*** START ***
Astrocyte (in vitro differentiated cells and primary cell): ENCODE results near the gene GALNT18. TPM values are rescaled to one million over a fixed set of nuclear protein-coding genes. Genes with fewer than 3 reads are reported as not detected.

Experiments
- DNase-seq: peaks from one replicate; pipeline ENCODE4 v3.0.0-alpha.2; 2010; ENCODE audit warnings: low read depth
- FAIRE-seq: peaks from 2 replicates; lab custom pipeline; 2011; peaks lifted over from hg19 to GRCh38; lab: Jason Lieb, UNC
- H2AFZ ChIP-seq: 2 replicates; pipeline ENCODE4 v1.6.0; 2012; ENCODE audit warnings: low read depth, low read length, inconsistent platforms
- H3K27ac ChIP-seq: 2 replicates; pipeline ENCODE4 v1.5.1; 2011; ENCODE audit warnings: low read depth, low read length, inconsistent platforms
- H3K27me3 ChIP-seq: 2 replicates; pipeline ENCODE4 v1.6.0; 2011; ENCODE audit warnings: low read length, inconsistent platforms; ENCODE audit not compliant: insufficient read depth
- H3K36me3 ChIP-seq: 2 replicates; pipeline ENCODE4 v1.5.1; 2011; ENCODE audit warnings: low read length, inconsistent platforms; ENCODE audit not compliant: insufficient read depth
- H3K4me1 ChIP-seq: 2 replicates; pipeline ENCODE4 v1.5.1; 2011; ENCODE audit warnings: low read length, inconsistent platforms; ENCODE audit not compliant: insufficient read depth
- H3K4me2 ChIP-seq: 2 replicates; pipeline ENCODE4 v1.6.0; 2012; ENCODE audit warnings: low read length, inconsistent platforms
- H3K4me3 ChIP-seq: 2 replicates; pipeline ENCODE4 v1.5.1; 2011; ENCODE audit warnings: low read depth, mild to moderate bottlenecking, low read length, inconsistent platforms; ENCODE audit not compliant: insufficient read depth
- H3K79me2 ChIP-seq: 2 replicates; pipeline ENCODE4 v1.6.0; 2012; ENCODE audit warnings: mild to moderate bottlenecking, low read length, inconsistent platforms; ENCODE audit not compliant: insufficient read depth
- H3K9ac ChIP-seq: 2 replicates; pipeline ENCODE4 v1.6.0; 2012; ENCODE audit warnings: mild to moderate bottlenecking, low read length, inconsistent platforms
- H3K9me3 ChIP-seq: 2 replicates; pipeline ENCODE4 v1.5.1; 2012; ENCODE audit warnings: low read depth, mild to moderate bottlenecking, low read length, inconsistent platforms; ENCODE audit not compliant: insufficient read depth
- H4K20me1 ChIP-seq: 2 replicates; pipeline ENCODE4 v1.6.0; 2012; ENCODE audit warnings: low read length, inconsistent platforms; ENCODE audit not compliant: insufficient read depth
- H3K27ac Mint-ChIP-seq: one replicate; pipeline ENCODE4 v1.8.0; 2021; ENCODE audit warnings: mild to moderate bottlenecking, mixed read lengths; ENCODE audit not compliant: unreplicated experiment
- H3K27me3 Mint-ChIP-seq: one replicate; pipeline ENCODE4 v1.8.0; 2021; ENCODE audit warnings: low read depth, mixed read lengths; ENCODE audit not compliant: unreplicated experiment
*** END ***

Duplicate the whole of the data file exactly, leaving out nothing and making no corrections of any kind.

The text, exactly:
Astrocyte (in vitro differentiated cells and primary cell): ENCODE results near the gene GALNT18. TPM values are rescaled to one million over a fixed set of nuclear protein-coding genes. Genes with fewer than 3 reads are reported as not detected.

Experiments
- DNase-seq: peaks from one replicate; pipeline ENCODE4 v3.0.0-alpha.2; 2010; ENCODE audit warnings: low read depth
- FAIRE-seq: peaks from 2 replicates; lab custom pipeline; 2011; peaks lifted over from hg19 to GRCh38; lab: Jason Lieb, UNC
- H2AFZ ChIP-seq: 2 replicates; pipeline ENCODE4 v1.6.0; 2012; ENCODE audit warnings: low read depth, low read length, inconsistent platforms
- H3K27ac ChIP-seq: 2 replicates; pipeline ENCODE4 v1.5.1; 2011; ENCODE audit warnings: low read depth, low read length, inconsistent platforms
- H3K27me3 ChIP-seq: 2 replicates; pipeline ENCODE4 v1.6.0; 2011; ENCODE audit warnings: low read length, inconsistent platforms; ENCODE audit not compliant: insufficient read depth
- H3K36me3 ChIP-seq: 2 replicates; pipeline ENCODE4 v1.5.1; 2011; ENCODE audit warnings: low read length, inconsistent platforms; ENCODE audit not compliant: insufficient read depth
- H3K4me1 ChIP-seq: 2 replicates; pipeline ENCODE4 v1.5.1; 2011; ENCODE audit warnings: low read length, inconsistent platforms; ENCODE audit not compliant: insufficient read depth
- H3K4me2 ChIP-seq: 2 replicates; pipeline ENCODE4 v1.6.0; 2012; ENCODE audit warnings: low read length, inconsistent platforms
- H3K4me3 ChIP-seq: 2 replicates; pipeline ENCODE4 v1.5.1; 2011; ENCODE audit warnings: low read depth, mild to moderate bottlenecking, low read length, inconsistent platforms; ENCODE audit not compliant: insufficient read depth
- H3K79me2 ChIP-seq: 2 replicates; pipeline ENCODE4 v1.6.0; 2012; ENCODE audit warnings: mild to moderate bottlenecking, low read length, inconsistent platforms; ENCODE audit not compliant: insufficient read depth
- H3K9ac ChIP-seq: 2 replicates; pipeline ENCODE4 v1.6.0; 2012; ENCODE audit warnings: mild to moderate bottlenecking, low read length, inconsistent platforms
- H3K9me3 ChIP-seq: 2 replicates; pipeline ENCODE4 v1.5.1; 2012; ENCODE audit warnings: low read depth, mild to moderate bottlenecking, low read length, inconsistent platforms; ENCODE audit not compliant: insufficient read depth
- H4K20me1 ChIP-seq: 2 replicates; pipeline ENCODE4 v1.6.0; 2012; ENCODE audit warnings: low read length, inconsistent platforms; ENCODE audit not compliant: insufficient read depth
- H3K27ac Mint-ChIP-seq: one replicate; pipeline ENCODE4 v1.8.0; 2021; ENCODE audit warnings: mild to moderate bottlenecking, mixed read lengths; ENCODE audit not compliant: unreplicated experiment
- H3K27me3 Mint-ChIP-seq: one replicate; pipeline ENCODE4 v1.8.0; 2021; ENCODE audit warnings: low read depth, mixed read lengths; ENCODE audit not compliant: unreplicated experiment